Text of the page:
22 Aug 2013

Why You Should Watch: Buffy the Vampire Slayer

So, my first recommendations in my new featured column is no other than Buffy the Vampire Slayer, the television show version of the movie with the same title which flopped back in 1992 (man that movie sucked). The show aired from 1997 to 2003, resulting in a total of 144 episodes, divided into 7 seasons. It also got a spin-off series, Angel, which ran parallel to it from season 4 onwards. 

Granted, it's a predictable choice, and I bet a lot of people will see it as unnecessary as it already is seen as a very popular, critically acclaimed and influential show (after all there are specialized college studies that focuses on this show). But, there will always still be people out there that haven't seen it. Some might have meant to at some point, but just never got around to it. Others might have written it off because of the (purposively) silly title or the vampire theme (which has definitely been getting flack lately with Twilight becoming a phenomenon) or some other unknown reason.

Another reason I choose to start my column with this particular show is because it was my own gateway to fandom, and it will always be near and dear to my heart. But despite of my own nostalgia factor, I genuinely view this as a high quality show. Yes, there will be the occasional dodgy special effect, and things like pop-culture references, fashion, technology, and so on will heavily reflect on the 90's and not be as applicable to today's life as a teenager - however, the underlining stories, the core struggles the show touches upon, those will always be universally relevant. Because that's what Buffy really is about, the struggle of growing up, of figuring out who you are and what you're going to do with your life. The monsters she battles with are metaphors for the struggles you go through as you grow up and come into adulthood.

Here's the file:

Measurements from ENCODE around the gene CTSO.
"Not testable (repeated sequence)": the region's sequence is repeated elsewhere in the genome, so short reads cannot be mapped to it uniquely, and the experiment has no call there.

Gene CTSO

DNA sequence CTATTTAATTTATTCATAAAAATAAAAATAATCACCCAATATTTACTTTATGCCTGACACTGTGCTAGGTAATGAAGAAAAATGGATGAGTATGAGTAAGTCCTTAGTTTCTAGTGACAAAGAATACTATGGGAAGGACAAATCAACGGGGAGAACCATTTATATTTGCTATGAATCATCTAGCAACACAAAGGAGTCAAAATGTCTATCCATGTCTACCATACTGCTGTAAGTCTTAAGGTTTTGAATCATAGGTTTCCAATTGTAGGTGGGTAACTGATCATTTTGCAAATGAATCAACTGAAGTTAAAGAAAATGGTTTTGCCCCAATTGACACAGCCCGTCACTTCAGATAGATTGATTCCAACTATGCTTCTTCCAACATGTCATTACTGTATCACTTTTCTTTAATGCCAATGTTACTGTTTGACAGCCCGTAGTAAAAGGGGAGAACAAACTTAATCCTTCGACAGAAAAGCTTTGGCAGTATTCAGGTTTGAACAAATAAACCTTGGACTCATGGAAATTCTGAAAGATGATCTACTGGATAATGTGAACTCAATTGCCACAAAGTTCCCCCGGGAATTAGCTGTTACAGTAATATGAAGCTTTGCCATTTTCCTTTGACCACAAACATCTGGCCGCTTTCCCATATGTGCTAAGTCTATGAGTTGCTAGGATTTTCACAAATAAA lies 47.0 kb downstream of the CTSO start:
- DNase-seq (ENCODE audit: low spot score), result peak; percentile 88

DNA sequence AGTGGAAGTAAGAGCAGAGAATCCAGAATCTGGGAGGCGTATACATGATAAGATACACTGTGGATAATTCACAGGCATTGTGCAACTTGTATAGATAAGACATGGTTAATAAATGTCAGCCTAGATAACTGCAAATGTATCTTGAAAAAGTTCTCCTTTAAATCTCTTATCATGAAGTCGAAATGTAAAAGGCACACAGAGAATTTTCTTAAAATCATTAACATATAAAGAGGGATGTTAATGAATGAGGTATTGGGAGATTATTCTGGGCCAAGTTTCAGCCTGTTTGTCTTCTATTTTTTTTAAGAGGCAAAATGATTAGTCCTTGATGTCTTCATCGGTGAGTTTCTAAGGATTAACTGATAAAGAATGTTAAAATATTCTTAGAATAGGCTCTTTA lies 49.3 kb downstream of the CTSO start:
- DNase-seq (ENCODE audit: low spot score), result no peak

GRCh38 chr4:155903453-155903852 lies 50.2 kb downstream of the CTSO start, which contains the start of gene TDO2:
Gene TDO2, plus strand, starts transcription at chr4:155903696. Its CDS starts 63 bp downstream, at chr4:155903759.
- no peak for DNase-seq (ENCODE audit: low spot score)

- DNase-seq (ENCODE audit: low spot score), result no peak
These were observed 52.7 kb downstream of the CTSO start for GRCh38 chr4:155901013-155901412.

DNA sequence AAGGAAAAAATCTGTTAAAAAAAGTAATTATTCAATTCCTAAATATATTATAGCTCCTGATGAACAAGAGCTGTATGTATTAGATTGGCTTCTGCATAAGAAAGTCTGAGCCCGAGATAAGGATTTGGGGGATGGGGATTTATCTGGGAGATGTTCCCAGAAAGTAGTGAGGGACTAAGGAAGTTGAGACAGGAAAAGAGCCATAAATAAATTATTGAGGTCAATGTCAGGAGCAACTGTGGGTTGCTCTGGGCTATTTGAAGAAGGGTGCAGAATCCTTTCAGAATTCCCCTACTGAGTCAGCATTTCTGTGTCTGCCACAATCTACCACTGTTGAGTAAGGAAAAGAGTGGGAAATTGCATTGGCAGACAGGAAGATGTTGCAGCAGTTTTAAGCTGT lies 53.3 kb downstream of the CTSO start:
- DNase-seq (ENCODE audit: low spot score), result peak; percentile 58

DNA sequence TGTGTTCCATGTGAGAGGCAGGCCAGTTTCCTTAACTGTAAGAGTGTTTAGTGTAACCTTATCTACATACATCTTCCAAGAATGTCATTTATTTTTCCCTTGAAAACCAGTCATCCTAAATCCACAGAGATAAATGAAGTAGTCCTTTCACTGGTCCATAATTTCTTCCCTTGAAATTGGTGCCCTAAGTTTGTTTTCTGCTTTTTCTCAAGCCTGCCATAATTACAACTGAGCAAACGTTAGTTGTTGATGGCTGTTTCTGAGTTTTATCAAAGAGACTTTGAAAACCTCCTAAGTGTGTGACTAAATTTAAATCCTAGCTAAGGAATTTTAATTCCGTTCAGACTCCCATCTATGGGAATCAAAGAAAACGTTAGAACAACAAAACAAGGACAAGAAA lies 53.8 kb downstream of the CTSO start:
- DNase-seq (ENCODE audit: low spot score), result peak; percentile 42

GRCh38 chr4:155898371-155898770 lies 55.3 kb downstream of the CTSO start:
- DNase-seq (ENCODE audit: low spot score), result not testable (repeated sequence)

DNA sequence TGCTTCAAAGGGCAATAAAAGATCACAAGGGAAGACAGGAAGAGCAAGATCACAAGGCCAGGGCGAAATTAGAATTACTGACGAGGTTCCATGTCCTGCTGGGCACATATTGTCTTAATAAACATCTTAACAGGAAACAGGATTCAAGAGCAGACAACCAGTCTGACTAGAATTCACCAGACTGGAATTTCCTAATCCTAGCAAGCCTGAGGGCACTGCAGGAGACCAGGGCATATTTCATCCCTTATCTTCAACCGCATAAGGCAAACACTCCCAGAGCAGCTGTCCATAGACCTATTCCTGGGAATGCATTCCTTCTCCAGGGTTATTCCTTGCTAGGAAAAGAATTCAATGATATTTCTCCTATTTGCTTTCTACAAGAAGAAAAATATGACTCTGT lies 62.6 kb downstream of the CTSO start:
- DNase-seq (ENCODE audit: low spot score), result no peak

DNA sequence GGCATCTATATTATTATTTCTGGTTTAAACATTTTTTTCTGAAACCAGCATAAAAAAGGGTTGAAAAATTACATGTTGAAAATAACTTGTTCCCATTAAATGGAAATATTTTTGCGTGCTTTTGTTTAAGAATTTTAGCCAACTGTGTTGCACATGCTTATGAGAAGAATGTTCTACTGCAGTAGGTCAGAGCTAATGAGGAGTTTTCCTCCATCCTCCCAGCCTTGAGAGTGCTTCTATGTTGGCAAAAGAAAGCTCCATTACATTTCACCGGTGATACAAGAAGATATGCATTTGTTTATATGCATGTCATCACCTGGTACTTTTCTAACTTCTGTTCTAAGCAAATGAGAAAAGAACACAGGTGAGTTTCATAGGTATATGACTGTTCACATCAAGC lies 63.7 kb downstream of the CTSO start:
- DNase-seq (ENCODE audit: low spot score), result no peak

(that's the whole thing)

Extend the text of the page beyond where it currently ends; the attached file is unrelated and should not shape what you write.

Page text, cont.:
The show centres around Buffy Summers, who has been chosen to be the slayer - one girl in all the world, born with the skill to hunt the vampires, the demons and the forces of darkness. Some given months prior to the show's starting point, Buffy's predecessor died in the line of duty, thereby passing on her powers to the next slayer in line. Until the moment she was called, Buffy lived just like any other regular high school girl, completely unaware of the many evils in the world.

Fast-forward to the show's premiere, Buffy's been expelled from school, her parents have divorced (which she subconsciously blames herself for) and she has just recently moved to a completely new town together with her mom. Buffy is intent on getting back her sense of normalcy, even trying to do better the mistakes she made prior to being chosen (like neglecting her schoolwork), but life isn't having any of that. The school librarian presents her with a book on vampires, and then a dead body with two clear puncture marks on the neck shows up in one of the school lockers, and if that wasn't enough a mysterious stranger gives her cryptic warnings about a danger that is upon them. To top it all off, some of the new friends she's made seem to have walked off with a couple of suspiciously pale strangers...